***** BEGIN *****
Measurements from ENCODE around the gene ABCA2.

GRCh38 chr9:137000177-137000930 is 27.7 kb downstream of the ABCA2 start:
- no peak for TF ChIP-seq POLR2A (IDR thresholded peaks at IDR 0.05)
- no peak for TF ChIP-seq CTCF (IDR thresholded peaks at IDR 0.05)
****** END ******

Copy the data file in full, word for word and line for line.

Measurements from ENCODE around the gene ABCA2.

GRCh38 chr9:137000177-137000930 is 27.7 kb downstream of the ABCA2 start:
- no peak for TF ChIP-seq POLR2A (IDR thresholded peaks at IDR 0.05)
- no peak for TF ChIP-seq CTCF (IDR thresholded peaks at IDR 0.05)